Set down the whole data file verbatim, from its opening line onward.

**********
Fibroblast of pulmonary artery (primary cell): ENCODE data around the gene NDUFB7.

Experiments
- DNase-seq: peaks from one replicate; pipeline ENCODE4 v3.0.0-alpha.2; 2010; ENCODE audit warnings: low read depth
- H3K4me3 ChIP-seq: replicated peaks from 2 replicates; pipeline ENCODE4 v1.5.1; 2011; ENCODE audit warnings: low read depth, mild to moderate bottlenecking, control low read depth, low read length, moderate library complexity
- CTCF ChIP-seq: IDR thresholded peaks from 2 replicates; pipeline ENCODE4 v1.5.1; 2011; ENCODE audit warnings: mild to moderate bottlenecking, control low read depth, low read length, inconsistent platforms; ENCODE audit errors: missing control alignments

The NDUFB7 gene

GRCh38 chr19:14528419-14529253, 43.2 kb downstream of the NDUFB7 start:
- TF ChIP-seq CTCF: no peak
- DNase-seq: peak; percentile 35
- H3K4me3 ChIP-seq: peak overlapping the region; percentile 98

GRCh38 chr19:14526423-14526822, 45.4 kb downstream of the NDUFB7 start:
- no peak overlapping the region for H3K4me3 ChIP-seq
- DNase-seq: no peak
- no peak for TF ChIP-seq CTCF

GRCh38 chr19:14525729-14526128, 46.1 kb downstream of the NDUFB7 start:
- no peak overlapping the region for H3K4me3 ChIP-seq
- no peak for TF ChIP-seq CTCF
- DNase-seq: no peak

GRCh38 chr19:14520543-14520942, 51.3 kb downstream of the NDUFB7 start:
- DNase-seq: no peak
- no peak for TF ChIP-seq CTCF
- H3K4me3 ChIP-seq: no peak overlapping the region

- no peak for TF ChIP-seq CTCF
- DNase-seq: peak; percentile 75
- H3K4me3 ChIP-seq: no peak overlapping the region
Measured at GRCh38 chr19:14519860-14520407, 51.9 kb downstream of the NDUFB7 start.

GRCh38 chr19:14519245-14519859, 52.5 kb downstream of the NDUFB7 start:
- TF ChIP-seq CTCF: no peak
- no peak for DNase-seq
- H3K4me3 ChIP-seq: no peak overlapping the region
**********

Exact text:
Fibroblast of pulmonary artery (primary cell): ENCODE data around the gene NDUFB7.

Experiments
- DNase-seq: peaks from one replicate; pipeline ENCODE4 v3.0.0-alpha.2; 2010; ENCODE audit warnings: low read depth
- H3K4me3 ChIP-seq: replicated peaks from 2 replicates; pipeline ENCODE4 v1.5.1; 2011; ENCODE audit warnings: low read depth, mild to moderate bottlenecking, control low read depth, low read length, moderate library complexity
- CTCF ChIP-seq: IDR thresholded peaks from 2 replicates; pipeline ENCODE4 v1.5.1; 2011; ENCODE audit warnings: mild to moderate bottlenecking, control low read depth, low read length, inconsistent platforms; ENCODE audit errors: missing control alignments

The NDUFB7 gene

GRCh38 chr19:14528419-14529253, 43.2 kb downstream of the NDUFB7 start:
- TF ChIP-seq CTCF: no peak
- DNase-seq: peak; percentile 35
- H3K4me3 ChIP-seq: peak overlapping the region; percentile 98

GRCh38 chr19:14526423-14526822, 45.4 kb downstream of the NDUFB7 start:
- no peak overlapping the region for H3K4me3 ChIP-seq
- DNase-seq: no peak
- no peak for TF ChIP-seq CTCF

GRCh38 chr19:14525729-14526128, 46.1 kb downstream of the NDUFB7 start:
- no peak overlapping the region for H3K4me3 ChIP-seq
- no peak for TF ChIP-seq CTCF
- DNase-seq: no peak

GRCh38 chr19:14520543-14520942, 51.3 kb downstream of the NDUFB7 start:
- DNase-seq: no peak
- no peak for TF ChIP-seq CTCF
- H3K4me3 ChIP-seq: no peak overlapping the region

- no peak for TF ChIP-seq CTCF
- DNase-seq: peak; percentile 75
- H3K4me3 ChIP-seq: no peak overlapping the region
Measured at GRCh38 chr19:14519860-14520407, 51.9 kb downstream of the NDUFB7 start.

GRCh38 chr19:14519245-14519859, 52.5 kb downstream of the NDUFB7 start:
- TF ChIP-seq CTCF: no peak
- no peak for DNase-seq
- H3K4me3 ChIP-seq: no peak overlapping the region